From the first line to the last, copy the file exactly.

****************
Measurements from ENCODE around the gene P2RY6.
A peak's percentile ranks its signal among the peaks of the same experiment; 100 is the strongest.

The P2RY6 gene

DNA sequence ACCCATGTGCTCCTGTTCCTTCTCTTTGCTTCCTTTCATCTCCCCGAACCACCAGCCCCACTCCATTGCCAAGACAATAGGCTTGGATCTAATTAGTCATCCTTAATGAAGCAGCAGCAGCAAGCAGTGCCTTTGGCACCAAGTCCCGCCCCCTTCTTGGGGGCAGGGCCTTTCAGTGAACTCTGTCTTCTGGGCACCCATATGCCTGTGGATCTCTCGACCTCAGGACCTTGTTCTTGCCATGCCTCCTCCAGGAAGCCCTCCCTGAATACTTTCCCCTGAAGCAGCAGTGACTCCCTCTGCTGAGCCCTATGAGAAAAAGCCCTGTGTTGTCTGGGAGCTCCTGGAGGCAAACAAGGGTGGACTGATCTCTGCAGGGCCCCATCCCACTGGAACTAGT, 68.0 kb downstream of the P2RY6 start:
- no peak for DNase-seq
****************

Measurements from ENCODE around the gene P2RY6.
A peak's percentile ranks its signal among the peaks of the same experiment; 100 is the strongest.

The P2RY6 gene

DNA sequence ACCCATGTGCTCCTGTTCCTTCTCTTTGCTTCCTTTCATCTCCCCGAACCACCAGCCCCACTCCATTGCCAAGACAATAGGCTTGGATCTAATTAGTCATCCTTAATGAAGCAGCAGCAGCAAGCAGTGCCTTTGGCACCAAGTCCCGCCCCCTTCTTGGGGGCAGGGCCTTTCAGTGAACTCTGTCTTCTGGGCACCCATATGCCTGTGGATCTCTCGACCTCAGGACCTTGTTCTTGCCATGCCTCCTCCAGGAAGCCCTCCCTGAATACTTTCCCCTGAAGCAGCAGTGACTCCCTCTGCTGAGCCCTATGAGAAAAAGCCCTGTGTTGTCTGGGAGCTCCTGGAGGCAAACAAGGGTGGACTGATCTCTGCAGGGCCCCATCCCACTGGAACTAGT, 68.0 kb downstream of the P2RY6 start:
- no peak for DNase-seq